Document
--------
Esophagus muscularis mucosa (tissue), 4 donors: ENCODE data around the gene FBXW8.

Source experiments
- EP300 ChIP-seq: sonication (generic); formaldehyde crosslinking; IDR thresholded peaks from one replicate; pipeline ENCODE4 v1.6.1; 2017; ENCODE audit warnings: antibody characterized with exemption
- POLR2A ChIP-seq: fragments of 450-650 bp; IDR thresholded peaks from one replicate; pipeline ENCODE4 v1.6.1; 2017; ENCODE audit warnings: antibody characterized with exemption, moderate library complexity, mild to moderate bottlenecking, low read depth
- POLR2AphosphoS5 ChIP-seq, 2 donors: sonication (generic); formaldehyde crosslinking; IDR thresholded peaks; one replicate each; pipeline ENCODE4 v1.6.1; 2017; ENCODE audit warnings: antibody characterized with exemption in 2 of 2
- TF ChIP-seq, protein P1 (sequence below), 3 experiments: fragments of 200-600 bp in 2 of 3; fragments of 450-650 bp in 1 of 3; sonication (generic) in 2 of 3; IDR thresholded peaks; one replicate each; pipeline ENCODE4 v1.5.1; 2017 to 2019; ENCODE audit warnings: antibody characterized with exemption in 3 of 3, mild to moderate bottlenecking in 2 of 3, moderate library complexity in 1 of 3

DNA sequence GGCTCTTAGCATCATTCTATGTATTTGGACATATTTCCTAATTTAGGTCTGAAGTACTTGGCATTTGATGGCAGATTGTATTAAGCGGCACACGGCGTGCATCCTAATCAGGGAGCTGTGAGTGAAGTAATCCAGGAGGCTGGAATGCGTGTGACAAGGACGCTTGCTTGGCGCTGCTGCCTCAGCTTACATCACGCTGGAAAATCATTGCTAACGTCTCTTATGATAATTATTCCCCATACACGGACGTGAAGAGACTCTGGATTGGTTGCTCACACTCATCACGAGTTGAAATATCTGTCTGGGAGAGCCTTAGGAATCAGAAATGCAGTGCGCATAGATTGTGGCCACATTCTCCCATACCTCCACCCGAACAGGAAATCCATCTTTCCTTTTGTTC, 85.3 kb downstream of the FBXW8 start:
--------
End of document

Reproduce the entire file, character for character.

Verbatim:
Esophagus muscularis mucosa (tissue), 4 donors: ENCODE data around the gene FBXW8.

Source experiments
- EP300 ChIP-seq: sonication (generic); formaldehyde crosslinking; IDR thresholded peaks from one replicate; pipeline ENCODE4 v1.6.1; 2017; ENCODE audit warnings: antibody characterized with exemption
- POLR2A ChIP-seq: fragments of 450-650 bp; IDR thresholded peaks from one replicate; pipeline ENCODE4 v1.6.1; 2017; ENCODE audit warnings: antibody characterized with exemption, moderate library complexity, mild to moderate bottlenecking, low read depth
- POLR2AphosphoS5 ChIP-seq, 2 donors: sonication (generic); formaldehyde crosslinking; IDR thresholded peaks; one replicate each; pipeline ENCODE4 v1.6.1; 2017; ENCODE audit warnings: antibody characterized with exemption in 2 of 2
- TF ChIP-seq, protein P1 (sequence below), 3 experiments: fragments of 200-600 bp in 2 of 3; fragments of 450-650 bp in 1 of 3; sonication (generic) in 2 of 3; IDR thresholded peaks; one replicate each; pipeline ENCODE4 v1.5.1; 2017 to 2019; ENCODE audit warnings: antibody characterized with exemption in 3 of 3, mild to moderate bottlenecking in 2 of 3, moderate library complexity in 1 of 3

DNA sequence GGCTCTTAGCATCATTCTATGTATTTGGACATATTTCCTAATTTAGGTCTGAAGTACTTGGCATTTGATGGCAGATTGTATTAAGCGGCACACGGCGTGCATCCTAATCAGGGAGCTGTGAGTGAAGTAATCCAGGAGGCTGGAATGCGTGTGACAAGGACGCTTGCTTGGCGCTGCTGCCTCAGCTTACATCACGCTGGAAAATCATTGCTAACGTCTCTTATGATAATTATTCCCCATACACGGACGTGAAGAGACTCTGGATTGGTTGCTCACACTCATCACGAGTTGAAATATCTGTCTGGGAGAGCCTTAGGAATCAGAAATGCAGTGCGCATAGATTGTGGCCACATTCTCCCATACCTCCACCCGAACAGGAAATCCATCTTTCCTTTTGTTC, 85.3 kb downstream of the FBXW8 start: